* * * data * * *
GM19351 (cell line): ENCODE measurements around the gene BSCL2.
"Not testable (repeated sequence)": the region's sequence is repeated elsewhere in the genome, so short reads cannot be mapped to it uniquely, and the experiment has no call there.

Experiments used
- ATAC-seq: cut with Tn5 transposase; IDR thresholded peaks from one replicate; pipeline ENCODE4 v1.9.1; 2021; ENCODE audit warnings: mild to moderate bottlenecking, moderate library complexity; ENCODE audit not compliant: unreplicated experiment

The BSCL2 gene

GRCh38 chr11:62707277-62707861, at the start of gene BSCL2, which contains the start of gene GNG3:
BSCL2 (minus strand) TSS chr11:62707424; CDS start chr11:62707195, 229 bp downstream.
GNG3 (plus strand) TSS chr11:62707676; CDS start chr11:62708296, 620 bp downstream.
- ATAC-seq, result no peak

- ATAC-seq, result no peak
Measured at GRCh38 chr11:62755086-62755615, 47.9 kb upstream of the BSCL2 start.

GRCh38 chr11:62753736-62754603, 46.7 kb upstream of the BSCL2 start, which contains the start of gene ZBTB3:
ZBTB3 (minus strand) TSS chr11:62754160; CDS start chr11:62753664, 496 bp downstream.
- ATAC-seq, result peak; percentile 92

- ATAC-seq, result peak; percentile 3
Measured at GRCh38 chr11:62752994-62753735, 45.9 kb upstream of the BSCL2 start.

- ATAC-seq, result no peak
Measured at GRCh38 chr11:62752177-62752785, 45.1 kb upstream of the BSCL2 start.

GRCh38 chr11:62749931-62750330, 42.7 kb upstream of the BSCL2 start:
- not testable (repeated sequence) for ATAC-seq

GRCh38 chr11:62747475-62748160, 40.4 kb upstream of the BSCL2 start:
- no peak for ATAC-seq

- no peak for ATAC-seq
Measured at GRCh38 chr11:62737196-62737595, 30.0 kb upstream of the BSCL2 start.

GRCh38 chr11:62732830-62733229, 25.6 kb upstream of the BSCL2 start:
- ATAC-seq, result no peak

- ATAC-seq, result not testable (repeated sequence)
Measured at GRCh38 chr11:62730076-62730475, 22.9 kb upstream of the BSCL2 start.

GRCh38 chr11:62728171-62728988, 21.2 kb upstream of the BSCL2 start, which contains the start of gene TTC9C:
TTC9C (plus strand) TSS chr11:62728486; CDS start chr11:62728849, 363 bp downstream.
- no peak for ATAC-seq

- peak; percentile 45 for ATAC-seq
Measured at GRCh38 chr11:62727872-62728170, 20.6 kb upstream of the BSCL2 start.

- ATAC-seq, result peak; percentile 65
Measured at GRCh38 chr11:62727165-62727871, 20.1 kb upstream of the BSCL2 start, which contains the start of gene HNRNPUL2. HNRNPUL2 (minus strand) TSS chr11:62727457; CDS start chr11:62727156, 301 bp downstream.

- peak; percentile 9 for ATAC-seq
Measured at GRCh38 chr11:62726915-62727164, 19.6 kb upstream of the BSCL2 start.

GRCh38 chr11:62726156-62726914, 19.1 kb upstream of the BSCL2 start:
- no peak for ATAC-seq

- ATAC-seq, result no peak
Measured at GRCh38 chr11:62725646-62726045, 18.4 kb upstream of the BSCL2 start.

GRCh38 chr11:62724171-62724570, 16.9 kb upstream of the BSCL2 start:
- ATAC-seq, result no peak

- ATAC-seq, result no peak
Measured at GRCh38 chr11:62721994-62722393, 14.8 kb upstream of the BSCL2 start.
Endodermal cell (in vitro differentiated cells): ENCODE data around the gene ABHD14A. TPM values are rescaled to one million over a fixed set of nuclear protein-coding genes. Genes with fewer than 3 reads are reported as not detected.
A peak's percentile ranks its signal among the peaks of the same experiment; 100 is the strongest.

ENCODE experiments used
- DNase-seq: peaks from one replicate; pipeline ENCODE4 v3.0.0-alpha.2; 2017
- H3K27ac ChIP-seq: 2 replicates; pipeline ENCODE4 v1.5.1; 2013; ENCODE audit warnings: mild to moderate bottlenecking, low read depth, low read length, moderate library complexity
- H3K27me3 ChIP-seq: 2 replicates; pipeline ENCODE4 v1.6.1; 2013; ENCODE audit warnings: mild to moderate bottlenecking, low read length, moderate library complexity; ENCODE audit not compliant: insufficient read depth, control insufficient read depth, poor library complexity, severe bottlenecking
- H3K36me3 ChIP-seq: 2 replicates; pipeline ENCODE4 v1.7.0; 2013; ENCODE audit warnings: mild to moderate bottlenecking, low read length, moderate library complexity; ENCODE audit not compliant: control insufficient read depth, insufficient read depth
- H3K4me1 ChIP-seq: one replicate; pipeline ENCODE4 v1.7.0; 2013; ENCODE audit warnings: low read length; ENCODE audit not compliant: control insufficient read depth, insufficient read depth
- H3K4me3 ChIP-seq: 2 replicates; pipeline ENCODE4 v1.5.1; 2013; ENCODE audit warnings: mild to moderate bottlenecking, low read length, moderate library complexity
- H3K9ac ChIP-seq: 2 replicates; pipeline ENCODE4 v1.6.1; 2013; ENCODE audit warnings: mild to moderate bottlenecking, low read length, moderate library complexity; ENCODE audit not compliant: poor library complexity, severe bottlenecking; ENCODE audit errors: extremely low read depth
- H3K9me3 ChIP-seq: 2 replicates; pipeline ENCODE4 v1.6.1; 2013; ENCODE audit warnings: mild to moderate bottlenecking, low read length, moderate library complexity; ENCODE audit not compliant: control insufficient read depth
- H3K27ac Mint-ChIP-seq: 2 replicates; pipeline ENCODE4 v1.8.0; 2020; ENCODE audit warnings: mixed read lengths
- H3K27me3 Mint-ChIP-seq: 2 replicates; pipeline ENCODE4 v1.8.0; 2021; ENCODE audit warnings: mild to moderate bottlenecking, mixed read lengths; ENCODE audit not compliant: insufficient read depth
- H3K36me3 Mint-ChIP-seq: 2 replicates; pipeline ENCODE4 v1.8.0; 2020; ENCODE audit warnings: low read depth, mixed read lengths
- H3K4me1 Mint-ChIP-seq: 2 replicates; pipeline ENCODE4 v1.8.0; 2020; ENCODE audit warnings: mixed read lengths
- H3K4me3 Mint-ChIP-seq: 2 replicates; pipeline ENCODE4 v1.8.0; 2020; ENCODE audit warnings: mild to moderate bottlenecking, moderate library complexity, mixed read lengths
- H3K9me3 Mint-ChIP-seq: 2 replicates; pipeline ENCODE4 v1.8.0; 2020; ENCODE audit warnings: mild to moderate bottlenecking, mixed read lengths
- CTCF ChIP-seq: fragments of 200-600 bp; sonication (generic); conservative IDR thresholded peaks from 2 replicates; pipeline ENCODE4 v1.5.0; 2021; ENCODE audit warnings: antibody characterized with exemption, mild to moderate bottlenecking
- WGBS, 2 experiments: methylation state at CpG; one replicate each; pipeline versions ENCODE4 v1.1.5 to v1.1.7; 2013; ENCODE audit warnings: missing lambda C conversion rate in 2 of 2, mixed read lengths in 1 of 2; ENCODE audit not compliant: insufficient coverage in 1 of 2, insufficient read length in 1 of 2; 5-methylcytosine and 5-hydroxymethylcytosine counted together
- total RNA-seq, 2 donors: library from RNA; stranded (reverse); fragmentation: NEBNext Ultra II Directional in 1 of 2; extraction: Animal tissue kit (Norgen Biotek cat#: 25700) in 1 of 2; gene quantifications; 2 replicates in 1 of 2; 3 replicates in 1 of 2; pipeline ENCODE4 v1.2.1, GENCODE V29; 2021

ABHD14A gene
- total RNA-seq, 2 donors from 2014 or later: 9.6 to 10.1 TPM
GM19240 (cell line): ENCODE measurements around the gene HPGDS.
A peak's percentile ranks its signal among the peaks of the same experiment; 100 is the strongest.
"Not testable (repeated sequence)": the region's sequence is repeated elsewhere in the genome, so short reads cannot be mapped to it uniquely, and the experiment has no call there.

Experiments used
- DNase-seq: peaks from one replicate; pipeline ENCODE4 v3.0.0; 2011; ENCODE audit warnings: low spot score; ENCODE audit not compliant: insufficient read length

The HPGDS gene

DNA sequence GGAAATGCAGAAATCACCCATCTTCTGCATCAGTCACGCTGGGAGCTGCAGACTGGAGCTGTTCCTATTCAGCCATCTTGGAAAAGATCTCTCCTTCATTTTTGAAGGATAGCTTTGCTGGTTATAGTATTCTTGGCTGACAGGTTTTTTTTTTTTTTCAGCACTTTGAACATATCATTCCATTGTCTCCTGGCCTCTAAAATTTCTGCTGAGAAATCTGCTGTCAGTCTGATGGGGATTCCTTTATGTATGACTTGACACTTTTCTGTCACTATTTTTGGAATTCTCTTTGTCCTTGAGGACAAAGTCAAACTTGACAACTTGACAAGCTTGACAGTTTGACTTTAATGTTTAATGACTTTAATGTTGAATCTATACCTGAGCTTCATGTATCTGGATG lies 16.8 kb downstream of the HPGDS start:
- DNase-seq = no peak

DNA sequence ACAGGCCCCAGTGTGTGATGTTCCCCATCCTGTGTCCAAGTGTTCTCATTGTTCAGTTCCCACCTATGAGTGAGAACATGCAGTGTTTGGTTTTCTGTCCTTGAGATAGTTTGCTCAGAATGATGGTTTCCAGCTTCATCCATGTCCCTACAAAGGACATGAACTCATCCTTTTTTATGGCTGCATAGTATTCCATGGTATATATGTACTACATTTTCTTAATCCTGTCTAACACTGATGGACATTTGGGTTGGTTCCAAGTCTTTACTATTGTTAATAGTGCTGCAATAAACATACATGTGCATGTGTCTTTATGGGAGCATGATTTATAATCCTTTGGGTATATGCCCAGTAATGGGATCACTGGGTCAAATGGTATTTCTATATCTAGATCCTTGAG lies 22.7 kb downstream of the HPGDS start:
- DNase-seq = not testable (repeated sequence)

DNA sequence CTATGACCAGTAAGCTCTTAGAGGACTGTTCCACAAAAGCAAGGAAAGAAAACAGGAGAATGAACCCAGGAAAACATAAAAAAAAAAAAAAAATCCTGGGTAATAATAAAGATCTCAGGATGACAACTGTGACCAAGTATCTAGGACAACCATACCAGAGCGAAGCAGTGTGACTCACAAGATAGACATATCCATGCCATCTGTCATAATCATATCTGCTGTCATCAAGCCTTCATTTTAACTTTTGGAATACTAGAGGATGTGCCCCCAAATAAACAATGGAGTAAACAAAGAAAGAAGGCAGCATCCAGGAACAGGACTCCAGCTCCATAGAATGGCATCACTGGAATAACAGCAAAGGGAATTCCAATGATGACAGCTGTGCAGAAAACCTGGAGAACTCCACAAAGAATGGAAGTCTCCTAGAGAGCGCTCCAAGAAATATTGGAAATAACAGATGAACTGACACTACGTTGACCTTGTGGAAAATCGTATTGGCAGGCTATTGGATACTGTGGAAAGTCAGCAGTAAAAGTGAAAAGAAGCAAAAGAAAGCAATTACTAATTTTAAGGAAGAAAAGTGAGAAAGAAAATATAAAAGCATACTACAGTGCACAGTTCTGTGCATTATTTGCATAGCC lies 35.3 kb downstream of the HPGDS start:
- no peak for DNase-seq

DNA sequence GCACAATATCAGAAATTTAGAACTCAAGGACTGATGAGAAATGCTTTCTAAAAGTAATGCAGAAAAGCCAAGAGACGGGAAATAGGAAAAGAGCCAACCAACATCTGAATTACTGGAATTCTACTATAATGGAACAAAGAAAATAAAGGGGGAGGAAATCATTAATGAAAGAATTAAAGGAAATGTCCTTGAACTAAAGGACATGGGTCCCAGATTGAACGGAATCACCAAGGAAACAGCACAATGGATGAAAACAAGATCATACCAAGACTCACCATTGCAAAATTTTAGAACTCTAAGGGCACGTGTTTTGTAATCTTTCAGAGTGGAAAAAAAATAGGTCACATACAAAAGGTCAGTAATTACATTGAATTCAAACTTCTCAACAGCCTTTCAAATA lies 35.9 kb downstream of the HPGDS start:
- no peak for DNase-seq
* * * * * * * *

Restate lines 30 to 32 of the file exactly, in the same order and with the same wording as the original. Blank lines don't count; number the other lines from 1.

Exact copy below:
TTC9C (plus strand) TSS chr11:62728486; CDS start chr11:62728849, 363 bp downstream.
- no peak for ATAC-seq

- peak; percentile 45 for ATAC-seq